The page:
The Biblical Method of Evangelism

The Apostle Paul is often called the greatest evangelist. That said, Paul’s method of evangelism can be considered the “Biblical” method as recorded throughout the book of Acts. In all cases except one, Paul would go to a new city to the synagogue and begin preaching the gospel. He started this way because his audience would be Jews who had a strong Old Testament background. That saved him a lot of time. He could build on their foundation and lead them into the New Testament understanding without needing to go back through all of the prophecies etc. After some time, Paul would be required to move out of the synagogue because of the resistance of the Jews, at which time he would move his preaching to a local house, taking with him whatever converts he had from the Jews. This local house now became the local “Christian” church, open and inviting to all, Gentiles and Jews alike. Paul usually stayed for several months, and visited them as often as he could. He commissioned and trained other preachers. He wrote letters to instruct and encourage the new congregations and their pastors. The only time Paul deviated from this method of evangelism was in Athens (Acts 17:16). That time he was called by the Greek philosophers to the Aeropagus to defend himself on the charge of “proclaiming foreign gods.” This charge carried the death penalty for those convicted. Now, having an audience of Greeks who had no Jewish background or understanding, Paul brilliantly started with what they did understand – “The Unknown God.” He was acquitted and allowed to leave. He also took with him some converts, even from that situation.

When trying to decide how to share Christ with someone, the starting point should be the same as that of John the Baptist and Jesus Himself. Matthew 3:2 tells us that John began his ministry with the words “Repent, for the kingdom of heaven is near.” Repentance refers to a “change of mind,” which implies sorrow for past offences (2 Corinthians 7:10), a deep sense of the evil of sin as committed against God (Psalm 51:4), and a conscious decision to turn from sin to God. The first words Jesus spoke when He began His public ministry were identical to John’s (Matthew 4:17).

Biblical evangelism – The good news and the bad news
The word “gospel” means “good news.” While many well-meaning Christians begin their evangelistic efforts with the good news of God’s love for mankind, that message is lost on unbelievers who must first come to grips with the extent of the bad news. First, man is separated from a holy, righteous God by sin. Second, God hates sin and is “angry with the wicked every day” (Psalm 7:11). Third, death and judgment are inevitable (Hebrews 9:27). Fourth, man is wholly incapable of doing anything about the situation. Until the full extent of this bad news is presented, the good news cannot be effectively communicated.

LightBiblical evangelism – The holiness of God
What is missing from much modern evangelism is the holiness of God. In Isaiah’s vision of heaven, God’s holiness is being extolled by the seraphim around the throne. Of all the attributes of God they could have praised, it was His holiness-not His love-of which they sang. “And they were calling to one another: ‘Holy, holy, holy is the LORD Almighty; the whole earth is full of his glory'” (Isaiah 6:3). When we understand just how holy God is, we can begin to understand His hatred of sin and His righteous wrath against sinners. Zechariah 8:16-17 and Proverbs 6:16-19 outline the sins God hates-pride, lying, murder, false witness, those who stir up trouble, and those with evil in their hearts. We cringe at the idea of God actually hating, because we are more comfortable with Him as a God of love, which He certainly is. But His hatred is real and it burns against evil (Isaiah 5:25; Hosea 8:5; Zechariah 10:3).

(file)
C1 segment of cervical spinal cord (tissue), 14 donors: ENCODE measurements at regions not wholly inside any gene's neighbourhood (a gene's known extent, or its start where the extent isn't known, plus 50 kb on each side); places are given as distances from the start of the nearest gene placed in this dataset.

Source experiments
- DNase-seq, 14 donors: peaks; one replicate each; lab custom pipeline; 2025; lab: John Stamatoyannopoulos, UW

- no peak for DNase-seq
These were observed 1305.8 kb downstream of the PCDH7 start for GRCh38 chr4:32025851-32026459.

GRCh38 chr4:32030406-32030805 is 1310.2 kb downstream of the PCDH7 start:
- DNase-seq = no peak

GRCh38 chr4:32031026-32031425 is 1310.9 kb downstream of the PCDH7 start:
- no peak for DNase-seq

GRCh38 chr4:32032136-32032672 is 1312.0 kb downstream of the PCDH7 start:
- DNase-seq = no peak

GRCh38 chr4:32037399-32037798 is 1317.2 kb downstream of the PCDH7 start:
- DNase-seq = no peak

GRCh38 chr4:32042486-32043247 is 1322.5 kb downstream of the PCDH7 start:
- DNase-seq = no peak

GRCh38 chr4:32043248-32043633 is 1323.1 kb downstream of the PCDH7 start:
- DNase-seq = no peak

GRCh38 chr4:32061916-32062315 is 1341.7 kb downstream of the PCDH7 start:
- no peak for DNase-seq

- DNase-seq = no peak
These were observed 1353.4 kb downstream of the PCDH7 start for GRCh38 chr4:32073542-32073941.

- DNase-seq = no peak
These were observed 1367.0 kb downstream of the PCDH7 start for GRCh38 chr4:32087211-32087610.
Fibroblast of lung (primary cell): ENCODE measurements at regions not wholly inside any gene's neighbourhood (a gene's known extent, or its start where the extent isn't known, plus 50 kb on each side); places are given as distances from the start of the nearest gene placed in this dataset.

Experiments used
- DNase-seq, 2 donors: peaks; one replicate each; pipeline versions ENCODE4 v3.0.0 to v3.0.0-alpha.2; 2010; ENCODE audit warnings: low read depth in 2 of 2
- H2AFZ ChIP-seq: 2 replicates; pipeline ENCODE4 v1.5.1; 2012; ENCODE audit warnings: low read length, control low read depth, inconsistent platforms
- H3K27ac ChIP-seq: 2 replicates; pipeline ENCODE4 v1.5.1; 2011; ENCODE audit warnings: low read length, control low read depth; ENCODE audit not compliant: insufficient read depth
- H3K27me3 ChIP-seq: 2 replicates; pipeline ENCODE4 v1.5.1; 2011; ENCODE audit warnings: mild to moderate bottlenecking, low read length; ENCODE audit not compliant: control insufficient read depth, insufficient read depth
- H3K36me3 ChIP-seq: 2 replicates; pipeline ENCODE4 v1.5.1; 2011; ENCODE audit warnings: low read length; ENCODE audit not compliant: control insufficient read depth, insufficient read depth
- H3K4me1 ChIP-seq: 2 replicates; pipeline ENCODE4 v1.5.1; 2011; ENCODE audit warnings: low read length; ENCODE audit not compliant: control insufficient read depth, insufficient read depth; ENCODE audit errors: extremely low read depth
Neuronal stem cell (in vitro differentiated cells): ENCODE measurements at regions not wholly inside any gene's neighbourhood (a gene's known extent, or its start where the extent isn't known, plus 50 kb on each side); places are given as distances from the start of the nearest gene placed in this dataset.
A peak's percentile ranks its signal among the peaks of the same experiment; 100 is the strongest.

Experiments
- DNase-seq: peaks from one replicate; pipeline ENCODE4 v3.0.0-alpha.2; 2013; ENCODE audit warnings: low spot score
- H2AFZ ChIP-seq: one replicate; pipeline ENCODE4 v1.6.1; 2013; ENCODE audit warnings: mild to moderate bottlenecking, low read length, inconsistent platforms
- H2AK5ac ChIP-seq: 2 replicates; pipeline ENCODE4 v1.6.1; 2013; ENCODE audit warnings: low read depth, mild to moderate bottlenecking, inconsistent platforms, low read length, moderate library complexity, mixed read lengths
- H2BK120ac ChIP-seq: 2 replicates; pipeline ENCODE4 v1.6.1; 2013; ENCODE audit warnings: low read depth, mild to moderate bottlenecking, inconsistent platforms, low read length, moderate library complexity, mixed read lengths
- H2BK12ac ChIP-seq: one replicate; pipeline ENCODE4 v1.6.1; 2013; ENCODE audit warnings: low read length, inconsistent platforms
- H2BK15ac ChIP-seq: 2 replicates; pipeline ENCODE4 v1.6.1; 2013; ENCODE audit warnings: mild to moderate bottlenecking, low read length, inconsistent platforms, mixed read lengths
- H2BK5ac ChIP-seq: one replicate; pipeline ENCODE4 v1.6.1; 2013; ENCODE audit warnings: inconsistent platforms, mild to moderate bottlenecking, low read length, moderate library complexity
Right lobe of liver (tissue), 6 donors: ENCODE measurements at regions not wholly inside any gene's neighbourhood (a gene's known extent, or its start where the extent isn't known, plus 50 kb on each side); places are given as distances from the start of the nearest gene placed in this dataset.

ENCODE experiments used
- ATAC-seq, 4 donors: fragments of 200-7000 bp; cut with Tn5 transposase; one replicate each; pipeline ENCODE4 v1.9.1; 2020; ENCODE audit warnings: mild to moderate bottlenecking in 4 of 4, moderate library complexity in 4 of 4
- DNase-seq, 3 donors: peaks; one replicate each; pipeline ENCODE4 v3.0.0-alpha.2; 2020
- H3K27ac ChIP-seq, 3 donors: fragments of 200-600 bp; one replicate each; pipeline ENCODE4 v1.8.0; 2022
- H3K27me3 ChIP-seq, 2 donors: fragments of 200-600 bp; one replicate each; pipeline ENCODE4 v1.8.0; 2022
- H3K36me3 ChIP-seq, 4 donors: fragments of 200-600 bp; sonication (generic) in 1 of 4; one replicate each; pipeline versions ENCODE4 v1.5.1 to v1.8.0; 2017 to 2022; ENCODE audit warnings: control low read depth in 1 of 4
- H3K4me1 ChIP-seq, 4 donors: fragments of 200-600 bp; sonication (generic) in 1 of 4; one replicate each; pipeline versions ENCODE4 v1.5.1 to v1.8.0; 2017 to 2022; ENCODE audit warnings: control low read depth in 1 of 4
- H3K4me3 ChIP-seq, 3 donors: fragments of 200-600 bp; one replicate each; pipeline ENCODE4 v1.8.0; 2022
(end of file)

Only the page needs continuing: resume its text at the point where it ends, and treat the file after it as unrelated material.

The unsaved person stands in mortal peril of the wrath of holy God, as Hebrews 10:31 reminds us: “It is a dreadful thing to fall into the hands of the living God.” An unbeliever is separated from God by his sin, which God hates, and there is nothing he can do about it. His nature is corrupt and fallen and he is “dead in trespasses and sins” (Ephesians 2:1) with no hope of redeeming himself. He cannot save himself, in spite of good intentions or good works (Romans 3:20). Every good work that man thinks he can do is as “filthy rags” in God’s sight (Isaiah 64:6). No amount of good living will make us acceptable in God’s eyes because the standard is holiness, without which no one will see God (Hebrews 12:14).

Biblical evangelism – Salvation through Jesus Christ
But now comes the good news. What man could not do to save himself, God accomplished on the cross. Jesus exchanged His righteous, holy nature for our sinful nature so that we can stand before God completely clean and pure, new creations with the old sin nature gone forever (2 Corinthians 5:17-21). God provided the perfect sacrifice for our sin, not because we deserved it or earned it, but because of His love and grace and mercy (Ephesians 2:8-9). Only those whose natures have been changed can escape the wrath of God and live in the light of His love and mercy. If we believe these things and commit our lives to following Christ by faith, we will live eternally with Him in the bliss and glory of heaven. This is good news indeed.

Biblical evangelism begins with prayer for the guidance of the Holy Spirit in witnessing, open doors of opportunity, and a clear understanding of the bad news of sin and wrath and the good news of love, grace, mercy and faith.

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